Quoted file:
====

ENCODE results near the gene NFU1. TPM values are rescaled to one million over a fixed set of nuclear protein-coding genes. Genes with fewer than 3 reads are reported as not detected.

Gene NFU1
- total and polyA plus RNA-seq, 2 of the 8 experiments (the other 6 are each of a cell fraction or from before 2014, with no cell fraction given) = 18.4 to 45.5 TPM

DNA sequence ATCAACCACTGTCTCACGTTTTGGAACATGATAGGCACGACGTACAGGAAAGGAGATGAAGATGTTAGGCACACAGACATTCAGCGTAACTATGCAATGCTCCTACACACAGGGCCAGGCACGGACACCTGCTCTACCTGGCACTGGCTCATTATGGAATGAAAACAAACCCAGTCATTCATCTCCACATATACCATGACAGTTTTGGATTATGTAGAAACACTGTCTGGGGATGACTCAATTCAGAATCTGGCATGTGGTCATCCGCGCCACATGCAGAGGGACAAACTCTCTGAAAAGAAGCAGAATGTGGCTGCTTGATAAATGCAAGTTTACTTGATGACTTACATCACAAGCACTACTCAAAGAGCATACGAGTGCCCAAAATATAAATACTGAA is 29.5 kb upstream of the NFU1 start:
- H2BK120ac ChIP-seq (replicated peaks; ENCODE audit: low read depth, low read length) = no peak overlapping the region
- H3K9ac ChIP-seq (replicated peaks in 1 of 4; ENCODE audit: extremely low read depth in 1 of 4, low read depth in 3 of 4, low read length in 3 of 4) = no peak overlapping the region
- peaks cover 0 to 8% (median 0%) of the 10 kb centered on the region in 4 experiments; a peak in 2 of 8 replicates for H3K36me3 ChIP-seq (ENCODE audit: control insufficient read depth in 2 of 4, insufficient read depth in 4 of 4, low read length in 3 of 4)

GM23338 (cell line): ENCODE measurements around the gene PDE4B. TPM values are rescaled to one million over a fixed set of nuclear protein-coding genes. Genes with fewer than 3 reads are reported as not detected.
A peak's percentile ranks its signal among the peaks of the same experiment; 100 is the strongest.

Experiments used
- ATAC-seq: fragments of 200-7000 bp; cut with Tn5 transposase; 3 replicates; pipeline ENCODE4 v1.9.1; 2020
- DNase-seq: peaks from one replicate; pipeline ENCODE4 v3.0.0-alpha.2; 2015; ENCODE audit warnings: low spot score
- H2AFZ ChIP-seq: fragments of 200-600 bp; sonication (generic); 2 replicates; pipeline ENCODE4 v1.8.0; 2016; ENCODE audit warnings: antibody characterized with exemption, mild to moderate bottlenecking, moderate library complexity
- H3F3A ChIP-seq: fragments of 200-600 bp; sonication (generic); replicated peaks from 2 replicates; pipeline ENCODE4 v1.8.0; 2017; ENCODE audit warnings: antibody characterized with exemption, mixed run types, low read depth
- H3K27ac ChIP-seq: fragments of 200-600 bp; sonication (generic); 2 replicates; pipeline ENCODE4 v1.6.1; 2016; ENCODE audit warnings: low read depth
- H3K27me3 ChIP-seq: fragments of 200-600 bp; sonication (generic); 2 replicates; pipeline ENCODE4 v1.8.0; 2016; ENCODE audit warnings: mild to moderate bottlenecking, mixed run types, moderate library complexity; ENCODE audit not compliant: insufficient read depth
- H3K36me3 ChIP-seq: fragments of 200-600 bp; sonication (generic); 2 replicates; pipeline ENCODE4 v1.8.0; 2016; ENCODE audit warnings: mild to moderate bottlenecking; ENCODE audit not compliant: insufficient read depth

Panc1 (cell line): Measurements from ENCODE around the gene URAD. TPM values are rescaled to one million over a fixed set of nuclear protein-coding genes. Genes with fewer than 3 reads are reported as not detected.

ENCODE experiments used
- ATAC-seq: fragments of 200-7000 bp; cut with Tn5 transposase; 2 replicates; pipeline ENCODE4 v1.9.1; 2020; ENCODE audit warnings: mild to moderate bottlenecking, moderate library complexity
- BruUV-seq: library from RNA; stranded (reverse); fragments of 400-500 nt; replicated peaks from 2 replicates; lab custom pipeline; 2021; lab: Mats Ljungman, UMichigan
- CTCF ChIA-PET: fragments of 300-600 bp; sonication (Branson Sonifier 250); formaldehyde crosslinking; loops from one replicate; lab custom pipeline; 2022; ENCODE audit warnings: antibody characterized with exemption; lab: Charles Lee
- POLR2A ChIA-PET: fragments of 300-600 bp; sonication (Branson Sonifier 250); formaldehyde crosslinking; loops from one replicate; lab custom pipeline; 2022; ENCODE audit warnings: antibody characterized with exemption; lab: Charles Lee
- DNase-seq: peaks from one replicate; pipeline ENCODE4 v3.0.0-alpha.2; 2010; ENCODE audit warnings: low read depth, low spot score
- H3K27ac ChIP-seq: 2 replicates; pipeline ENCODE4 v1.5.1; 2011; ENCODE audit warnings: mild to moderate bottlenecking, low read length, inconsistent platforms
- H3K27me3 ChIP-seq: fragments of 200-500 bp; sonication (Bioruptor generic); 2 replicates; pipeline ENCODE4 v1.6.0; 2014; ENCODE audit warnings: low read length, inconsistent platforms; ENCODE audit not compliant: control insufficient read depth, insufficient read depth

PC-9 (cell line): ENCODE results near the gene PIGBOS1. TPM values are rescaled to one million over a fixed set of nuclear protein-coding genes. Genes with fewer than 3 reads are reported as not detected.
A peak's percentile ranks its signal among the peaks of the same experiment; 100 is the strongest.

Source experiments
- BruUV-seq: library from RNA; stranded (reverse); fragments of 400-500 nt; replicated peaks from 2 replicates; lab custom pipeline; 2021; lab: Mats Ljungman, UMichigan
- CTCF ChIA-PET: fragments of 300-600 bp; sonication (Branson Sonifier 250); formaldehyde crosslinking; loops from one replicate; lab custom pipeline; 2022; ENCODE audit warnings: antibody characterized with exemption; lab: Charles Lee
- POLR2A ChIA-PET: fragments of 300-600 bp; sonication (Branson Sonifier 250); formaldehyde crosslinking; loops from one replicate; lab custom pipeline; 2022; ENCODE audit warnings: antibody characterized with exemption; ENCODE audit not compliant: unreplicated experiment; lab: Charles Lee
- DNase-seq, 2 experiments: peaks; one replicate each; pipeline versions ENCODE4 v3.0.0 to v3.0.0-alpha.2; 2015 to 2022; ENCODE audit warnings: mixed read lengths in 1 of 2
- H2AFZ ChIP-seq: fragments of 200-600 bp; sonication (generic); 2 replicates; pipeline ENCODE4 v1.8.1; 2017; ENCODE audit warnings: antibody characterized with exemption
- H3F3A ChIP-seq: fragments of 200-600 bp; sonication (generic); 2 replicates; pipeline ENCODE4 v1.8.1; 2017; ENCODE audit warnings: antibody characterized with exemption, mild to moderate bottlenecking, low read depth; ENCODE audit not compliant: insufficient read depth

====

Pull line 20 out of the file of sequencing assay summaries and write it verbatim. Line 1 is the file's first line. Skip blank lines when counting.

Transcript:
- ATAC-seq: fragments of 200-7000 bp; cut with Tn5 transposase; 2 replicates; pipeline ENCODE4 v1.9.1; 2020; ENCODE audit warnings: mild to moderate bottlenecking, moderate library complexity